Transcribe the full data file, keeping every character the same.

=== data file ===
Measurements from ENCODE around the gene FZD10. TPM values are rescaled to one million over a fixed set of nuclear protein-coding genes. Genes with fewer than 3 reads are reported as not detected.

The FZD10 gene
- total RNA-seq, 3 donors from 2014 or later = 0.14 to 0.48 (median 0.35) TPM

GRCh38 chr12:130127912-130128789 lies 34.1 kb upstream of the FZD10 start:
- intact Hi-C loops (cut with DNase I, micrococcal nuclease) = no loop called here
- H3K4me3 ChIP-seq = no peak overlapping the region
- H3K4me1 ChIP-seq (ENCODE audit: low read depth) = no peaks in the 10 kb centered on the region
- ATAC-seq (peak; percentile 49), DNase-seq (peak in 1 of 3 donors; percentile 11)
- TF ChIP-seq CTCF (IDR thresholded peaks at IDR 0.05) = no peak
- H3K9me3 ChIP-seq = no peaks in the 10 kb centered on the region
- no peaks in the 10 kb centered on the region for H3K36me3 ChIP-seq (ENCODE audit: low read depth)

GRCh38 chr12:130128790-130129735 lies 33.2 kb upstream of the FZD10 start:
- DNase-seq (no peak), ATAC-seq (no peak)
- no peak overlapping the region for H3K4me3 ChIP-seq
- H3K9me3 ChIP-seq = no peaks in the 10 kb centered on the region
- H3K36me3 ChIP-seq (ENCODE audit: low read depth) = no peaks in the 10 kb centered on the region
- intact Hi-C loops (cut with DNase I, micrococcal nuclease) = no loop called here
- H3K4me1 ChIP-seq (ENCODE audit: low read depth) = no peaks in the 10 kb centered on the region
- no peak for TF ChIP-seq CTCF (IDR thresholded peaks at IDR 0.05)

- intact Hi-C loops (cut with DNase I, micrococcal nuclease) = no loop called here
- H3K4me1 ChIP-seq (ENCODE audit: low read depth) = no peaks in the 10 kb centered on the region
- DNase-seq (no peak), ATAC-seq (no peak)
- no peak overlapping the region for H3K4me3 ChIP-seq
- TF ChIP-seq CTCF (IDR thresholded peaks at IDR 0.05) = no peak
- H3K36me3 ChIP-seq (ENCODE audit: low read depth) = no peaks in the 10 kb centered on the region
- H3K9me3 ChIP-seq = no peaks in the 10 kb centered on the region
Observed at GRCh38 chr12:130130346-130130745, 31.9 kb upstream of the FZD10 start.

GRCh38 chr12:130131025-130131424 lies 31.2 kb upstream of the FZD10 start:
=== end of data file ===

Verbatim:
Measurements from ENCODE around the gene FZD10. TPM values are rescaled to one million over a fixed set of nuclear protein-coding genes. Genes with fewer than 3 reads are reported as not detected.

The FZD10 gene
- total RNA-seq, 3 donors from 2014 or later = 0.14 to 0.48 (median 0.35) TPM

GRCh38 chr12:130127912-130128789 lies 34.1 kb upstream of the FZD10 start:
- intact Hi-C loops (cut with DNase I, micrococcal nuclease) = no loop called here
- H3K4me3 ChIP-seq = no peak overlapping the region
- H3K4me1 ChIP-seq (ENCODE audit: low read depth) = no peaks in the 10 kb centered on the region
- ATAC-seq (peak; percentile 49), DNase-seq (peak in 1 of 3 donors; percentile 11)
- TF ChIP-seq CTCF (IDR thresholded peaks at IDR 0.05) = no peak
- H3K9me3 ChIP-seq = no peaks in the 10 kb centered on the region
- no peaks in the 10 kb centered on the region for H3K36me3 ChIP-seq (ENCODE audit: low read depth)

GRCh38 chr12:130128790-130129735 lies 33.2 kb upstream of the FZD10 start:
- DNase-seq (no peak), ATAC-seq (no peak)
- no peak overlapping the region for H3K4me3 ChIP-seq
- H3K9me3 ChIP-seq = no peaks in the 10 kb centered on the region
- H3K36me3 ChIP-seq (ENCODE audit: low read depth) = no peaks in the 10 kb centered on the region
- intact Hi-C loops (cut with DNase I, micrococcal nuclease) = no loop called here
- H3K4me1 ChIP-seq (ENCODE audit: low read depth) = no peaks in the 10 kb centered on the region
- no peak for TF ChIP-seq CTCF (IDR thresholded peaks at IDR 0.05)

- intact Hi-C loops (cut with DNase I, micrococcal nuclease) = no loop called here
- H3K4me1 ChIP-seq (ENCODE audit: low read depth) = no peaks in the 10 kb centered on the region
- DNase-seq (no peak), ATAC-seq (no peak)
- no peak overlapping the region for H3K4me3 ChIP-seq
- TF ChIP-seq CTCF (IDR thresholded peaks at IDR 0.05) = no peak
- H3K36me3 ChIP-seq (ENCODE audit: low read depth) = no peaks in the 10 kb centered on the region
- H3K9me3 ChIP-seq = no peaks in the 10 kb centered on the region
Observed at GRCh38 chr12:130130346-130130745, 31.9 kb upstream of the FZD10 start.

GRCh38 chr12:130131025-130131424 lies 31.2 kb upstream of the FZD10 start: